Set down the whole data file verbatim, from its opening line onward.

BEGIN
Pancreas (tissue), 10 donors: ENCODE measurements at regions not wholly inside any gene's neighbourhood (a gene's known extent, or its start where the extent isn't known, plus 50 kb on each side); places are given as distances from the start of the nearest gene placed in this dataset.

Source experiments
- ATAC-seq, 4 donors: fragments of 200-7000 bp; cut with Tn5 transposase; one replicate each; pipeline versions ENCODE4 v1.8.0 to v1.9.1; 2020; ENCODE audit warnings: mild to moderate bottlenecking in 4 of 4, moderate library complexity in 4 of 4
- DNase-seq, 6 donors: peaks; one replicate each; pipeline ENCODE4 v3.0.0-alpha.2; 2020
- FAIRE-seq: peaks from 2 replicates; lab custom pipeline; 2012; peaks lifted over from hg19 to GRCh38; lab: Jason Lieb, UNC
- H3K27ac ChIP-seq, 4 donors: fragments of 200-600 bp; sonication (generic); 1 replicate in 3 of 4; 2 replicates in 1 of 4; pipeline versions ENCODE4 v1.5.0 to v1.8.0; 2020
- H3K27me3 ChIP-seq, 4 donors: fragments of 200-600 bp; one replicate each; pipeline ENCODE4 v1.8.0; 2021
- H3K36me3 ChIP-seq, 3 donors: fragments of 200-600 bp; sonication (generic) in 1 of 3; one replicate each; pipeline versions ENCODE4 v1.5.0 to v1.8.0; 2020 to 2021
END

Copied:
Pancreas (tissue), 10 donors: ENCODE measurements at regions not wholly inside any gene's neighbourhood (a gene's known extent, or its start where the extent isn't known, plus 50 kb on each side); places are given as distances from the start of the nearest gene placed in this dataset.

Source experiments
- ATAC-seq, 4 donors: fragments of 200-7000 bp; cut with Tn5 transposase; one replicate each; pipeline versions ENCODE4 v1.8.0 to v1.9.1; 2020; ENCODE audit warnings: mild to moderate bottlenecking in 4 of 4, moderate library complexity in 4 of 4
- DNase-seq, 6 donors: peaks; one replicate each; pipeline ENCODE4 v3.0.0-alpha.2; 2020
- FAIRE-seq: peaks from 2 replicates; lab custom pipeline; 2012; peaks lifted over from hg19 to GRCh38; lab: Jason Lieb, UNC
- H3K27ac ChIP-seq, 4 donors: fragments of 200-600 bp; sonication (generic); 1 replicate in 3 of 4; 2 replicates in 1 of 4; pipeline versions ENCODE4 v1.5.0 to v1.8.0; 2020
- H3K27me3 ChIP-seq, 4 donors: fragments of 200-600 bp; one replicate each; pipeline ENCODE4 v1.8.0; 2021
- H3K36me3 ChIP-seq, 3 donors: fragments of 200-600 bp; sonication (generic) in 1 of 3; one replicate each; pipeline versions ENCODE4 v1.5.0 to v1.8.0; 2020 to 2021